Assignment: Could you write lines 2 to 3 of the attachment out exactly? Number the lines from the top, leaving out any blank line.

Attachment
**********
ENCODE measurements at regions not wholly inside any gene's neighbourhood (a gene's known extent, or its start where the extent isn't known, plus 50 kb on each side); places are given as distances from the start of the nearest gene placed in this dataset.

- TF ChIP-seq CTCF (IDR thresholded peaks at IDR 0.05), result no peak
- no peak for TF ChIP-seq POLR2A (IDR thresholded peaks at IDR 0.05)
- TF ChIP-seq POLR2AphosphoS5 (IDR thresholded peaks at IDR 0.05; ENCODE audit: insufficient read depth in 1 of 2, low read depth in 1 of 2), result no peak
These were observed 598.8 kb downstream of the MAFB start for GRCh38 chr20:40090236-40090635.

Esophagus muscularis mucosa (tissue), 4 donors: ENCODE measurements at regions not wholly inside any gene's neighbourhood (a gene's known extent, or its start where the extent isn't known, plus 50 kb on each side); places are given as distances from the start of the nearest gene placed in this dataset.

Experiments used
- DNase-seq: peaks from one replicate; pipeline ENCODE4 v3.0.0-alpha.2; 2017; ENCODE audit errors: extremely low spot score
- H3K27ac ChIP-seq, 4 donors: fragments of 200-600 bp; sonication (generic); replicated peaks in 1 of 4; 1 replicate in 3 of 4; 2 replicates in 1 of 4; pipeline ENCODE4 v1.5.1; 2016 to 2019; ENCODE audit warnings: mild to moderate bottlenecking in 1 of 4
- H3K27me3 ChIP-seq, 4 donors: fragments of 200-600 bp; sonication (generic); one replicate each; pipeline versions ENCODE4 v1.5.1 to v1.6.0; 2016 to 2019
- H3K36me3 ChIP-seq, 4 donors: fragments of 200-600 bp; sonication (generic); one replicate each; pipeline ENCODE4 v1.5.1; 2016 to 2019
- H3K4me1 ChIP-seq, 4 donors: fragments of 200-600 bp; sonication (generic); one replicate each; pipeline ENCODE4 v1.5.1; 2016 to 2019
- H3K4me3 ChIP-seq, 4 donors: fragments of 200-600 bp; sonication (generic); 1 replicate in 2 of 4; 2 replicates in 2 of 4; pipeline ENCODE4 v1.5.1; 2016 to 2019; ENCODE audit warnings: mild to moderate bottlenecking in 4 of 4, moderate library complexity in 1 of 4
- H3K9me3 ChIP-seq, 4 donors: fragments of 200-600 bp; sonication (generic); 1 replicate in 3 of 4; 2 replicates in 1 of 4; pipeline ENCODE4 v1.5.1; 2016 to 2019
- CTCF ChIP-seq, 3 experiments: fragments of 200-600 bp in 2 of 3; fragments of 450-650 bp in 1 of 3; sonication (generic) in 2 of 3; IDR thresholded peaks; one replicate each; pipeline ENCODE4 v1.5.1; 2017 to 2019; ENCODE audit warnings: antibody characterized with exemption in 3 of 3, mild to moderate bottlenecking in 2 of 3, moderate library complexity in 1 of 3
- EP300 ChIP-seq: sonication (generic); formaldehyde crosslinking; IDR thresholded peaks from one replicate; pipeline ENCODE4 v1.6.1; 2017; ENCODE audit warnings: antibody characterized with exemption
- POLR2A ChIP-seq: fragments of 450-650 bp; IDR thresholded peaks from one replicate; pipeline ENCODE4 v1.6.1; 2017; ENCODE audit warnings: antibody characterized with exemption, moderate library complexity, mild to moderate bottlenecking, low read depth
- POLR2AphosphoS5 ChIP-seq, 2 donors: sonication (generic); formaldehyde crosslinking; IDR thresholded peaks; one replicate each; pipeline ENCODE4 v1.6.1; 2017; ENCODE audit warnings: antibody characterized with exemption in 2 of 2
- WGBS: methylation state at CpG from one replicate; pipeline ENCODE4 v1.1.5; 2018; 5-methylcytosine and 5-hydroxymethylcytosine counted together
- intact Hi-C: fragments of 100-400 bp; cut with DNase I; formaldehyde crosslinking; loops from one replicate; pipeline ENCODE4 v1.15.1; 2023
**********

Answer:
- TF ChIP-seq CTCF (IDR thresholded peaks at IDR 0.05), result no peak
- no peak for TF ChIP-seq POLR2A (IDR thresholded peaks at IDR 0.05)